Mercer University Beloved Community Symposium to Host Free Community Concert in Observance of Martin Luther King Jr. Day January 15th
Friday, January 12th, 2018
Mercer University’s Building the Beloved Community Symposium will host a free community concert, including music, dance and a dramatic reading, in observance of Martin Luther King Jr. Day. The event will take place Jan. 15 at 7 p.m. at The Grand Opera House in Macon.
“This performance will be a unique program that will pay tribute to Dr. King’s legacy in an unforgettable way,” said Dr. John Dunaway, professor emeritus of French and interdisciplinary studies at Mercer. “Poetry, jazz and choral music, and African dance combine to cap off the climax of Martin Luther King Day in the historic Macon Grand Opera House.”
Michael Scott, director of the Central High School band, will give a dramatic reading of “Elegy for Martin Luther King,” a poem by Senegalese author Leopold Sedar Senghor, accompanied by an original jazz composition by Dr. Christopher Schmitz, professor of music theory at Mercer.
Dr. Schmitz’s work will be performed by the Mercer Jazz Ensemble under the direction of Dr. Monty Cole, associate professor of clarinet and saxophone and director of jazz studies at Mercer.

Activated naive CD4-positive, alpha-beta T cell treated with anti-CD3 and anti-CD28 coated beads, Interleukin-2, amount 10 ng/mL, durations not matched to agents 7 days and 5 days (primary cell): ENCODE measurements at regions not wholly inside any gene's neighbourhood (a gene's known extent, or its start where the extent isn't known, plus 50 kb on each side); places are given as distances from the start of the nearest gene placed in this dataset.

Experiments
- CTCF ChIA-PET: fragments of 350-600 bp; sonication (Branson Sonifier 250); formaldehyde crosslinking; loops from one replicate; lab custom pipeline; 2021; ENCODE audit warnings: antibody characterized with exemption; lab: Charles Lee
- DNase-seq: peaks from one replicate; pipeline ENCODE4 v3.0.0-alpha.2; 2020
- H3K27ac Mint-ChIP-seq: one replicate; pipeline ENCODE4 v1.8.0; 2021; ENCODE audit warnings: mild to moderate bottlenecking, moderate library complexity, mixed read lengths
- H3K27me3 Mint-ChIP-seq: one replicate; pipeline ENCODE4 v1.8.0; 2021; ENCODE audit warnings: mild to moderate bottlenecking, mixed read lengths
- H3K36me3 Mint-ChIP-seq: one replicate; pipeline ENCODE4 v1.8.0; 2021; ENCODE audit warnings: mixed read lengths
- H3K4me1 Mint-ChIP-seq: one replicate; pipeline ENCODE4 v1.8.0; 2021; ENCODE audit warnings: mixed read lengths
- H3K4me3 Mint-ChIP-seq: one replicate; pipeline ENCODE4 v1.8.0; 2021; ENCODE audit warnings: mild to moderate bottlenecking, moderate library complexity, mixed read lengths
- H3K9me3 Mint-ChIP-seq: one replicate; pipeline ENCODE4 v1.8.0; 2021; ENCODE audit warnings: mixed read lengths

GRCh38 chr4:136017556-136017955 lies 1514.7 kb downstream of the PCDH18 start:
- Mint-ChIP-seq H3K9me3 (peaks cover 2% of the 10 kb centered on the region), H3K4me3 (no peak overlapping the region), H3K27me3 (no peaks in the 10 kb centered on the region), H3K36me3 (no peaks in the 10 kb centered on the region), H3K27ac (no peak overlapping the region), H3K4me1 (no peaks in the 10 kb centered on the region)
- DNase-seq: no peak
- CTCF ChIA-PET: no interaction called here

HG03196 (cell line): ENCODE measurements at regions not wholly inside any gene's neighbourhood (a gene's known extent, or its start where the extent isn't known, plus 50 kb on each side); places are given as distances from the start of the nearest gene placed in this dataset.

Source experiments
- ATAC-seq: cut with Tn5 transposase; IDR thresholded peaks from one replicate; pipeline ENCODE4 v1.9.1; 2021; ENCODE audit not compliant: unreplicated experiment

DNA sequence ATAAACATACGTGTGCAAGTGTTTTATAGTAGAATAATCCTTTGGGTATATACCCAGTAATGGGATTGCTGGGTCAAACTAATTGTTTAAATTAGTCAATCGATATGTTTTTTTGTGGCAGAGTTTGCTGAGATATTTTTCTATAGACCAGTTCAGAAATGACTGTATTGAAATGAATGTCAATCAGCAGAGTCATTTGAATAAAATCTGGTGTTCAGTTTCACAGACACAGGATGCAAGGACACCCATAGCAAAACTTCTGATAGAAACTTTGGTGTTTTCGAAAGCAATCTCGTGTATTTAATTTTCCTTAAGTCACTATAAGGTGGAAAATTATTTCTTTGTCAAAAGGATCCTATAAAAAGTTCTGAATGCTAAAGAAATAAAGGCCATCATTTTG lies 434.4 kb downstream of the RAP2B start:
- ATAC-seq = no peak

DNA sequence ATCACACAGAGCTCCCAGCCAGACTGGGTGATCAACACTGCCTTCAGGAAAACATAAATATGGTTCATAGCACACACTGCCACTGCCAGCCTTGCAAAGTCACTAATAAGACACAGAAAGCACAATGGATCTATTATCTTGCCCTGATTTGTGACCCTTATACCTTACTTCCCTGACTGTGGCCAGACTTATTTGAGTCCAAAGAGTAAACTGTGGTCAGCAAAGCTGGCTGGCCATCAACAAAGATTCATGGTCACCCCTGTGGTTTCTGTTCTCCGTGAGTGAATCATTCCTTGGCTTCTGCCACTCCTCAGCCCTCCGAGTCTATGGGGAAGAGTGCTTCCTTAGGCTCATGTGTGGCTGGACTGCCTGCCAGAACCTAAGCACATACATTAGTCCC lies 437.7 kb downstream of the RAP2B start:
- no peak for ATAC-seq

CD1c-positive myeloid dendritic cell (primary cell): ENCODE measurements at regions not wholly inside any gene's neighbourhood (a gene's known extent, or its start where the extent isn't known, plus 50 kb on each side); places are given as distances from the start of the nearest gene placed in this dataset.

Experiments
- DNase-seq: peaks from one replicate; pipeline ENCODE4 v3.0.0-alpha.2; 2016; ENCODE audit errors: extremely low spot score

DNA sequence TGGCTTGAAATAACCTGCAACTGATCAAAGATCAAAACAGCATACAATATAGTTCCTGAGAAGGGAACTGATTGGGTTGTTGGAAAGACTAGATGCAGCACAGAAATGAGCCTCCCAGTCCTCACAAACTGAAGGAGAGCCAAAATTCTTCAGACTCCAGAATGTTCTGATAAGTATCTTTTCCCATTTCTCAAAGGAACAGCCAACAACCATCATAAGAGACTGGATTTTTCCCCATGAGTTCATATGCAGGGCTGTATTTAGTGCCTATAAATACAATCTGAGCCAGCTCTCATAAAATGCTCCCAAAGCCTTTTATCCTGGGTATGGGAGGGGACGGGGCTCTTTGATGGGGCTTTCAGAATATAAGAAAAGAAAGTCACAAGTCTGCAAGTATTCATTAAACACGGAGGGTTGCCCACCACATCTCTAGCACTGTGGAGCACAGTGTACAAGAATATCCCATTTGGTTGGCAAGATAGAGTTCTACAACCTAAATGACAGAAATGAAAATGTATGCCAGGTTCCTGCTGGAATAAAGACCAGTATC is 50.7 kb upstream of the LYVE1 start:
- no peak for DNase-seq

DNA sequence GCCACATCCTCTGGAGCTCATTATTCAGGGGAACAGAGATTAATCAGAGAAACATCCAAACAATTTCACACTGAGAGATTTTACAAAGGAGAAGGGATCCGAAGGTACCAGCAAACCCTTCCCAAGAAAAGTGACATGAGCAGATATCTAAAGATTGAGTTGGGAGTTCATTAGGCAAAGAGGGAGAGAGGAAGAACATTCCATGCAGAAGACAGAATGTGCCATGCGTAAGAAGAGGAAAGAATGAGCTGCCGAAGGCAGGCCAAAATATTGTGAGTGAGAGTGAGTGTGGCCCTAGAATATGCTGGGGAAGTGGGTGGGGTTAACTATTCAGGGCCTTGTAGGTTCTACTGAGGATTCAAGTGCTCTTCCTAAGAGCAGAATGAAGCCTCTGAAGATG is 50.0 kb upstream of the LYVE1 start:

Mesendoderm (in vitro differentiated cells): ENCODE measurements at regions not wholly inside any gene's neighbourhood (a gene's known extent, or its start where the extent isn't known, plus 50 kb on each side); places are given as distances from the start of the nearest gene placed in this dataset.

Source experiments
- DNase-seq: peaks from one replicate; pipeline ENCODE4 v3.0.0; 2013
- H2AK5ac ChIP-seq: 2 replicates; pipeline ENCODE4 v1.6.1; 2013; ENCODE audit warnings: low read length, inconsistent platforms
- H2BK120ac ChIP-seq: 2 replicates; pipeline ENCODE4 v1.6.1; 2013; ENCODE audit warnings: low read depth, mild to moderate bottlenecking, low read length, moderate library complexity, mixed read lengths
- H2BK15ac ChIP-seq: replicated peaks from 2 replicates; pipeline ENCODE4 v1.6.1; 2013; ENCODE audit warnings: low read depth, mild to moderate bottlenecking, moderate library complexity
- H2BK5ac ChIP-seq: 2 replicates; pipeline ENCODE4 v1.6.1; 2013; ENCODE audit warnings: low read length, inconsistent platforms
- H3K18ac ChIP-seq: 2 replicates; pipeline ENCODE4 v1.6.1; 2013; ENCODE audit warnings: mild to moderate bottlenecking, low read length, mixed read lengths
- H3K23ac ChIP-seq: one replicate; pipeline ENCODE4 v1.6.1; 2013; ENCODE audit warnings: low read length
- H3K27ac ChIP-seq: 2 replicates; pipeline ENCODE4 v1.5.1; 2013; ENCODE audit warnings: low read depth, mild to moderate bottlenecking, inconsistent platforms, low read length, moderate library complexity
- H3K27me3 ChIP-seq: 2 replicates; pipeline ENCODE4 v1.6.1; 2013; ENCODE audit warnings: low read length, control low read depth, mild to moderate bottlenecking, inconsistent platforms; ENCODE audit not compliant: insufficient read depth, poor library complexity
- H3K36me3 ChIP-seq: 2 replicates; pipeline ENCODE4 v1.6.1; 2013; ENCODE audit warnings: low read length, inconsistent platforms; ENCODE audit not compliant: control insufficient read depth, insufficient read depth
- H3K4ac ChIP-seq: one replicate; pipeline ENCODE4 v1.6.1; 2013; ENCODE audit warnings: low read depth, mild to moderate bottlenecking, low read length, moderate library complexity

The concert will also include dance performances by the Hayiya Dance Theatre directed by Pilar Wilder Lowden and commentary by Dr. Dunaway and Dr. Chester Fontenot, Baptist Professor of English and director of Africana studies at Mercer.
Honorary Consul to Senegal Julius Coles will provide a word of welcome, and the French Consul General will be represented by a six-person delegation. Coles, who had a distinguished career serving across the world as a diplomat, will also give a lecture on Jan. 16 at 7 p.m. in Mercer’s Stetson Hall Room 251 on the Civil Rights Movement in Atlanta in the 1960s, during which he was a student at Morehouse College.
The event will conclude with a performance by the Otis Redding Foundation Dream Choir directed by Renee Bumpus.
Dr. Dunaway founded the Building the Beloved Community Symposium in 2005 as a way to help the church demonstrate unity through collaboration across denominational and racial boundaries based on Dr. Martin Luther King Jr.'s concept of the “beloved community.”
This year’s 14th annual symposium, scheduled for Feb. 6-7 on Mercer’s Macon campus, will feature the Rev. Dr. Soong-Chan Rah, professor of church growth and evangelism at North Park Theological Seminary in Chicago, as keynote speaker.
A paired clergy network that grew out of the symposium works to foster follow-up activities between black and white churches, through such activities as sister-church relationships, pulpit exchanges, partnerships in community development and service, and the formation of action groups for specific issues.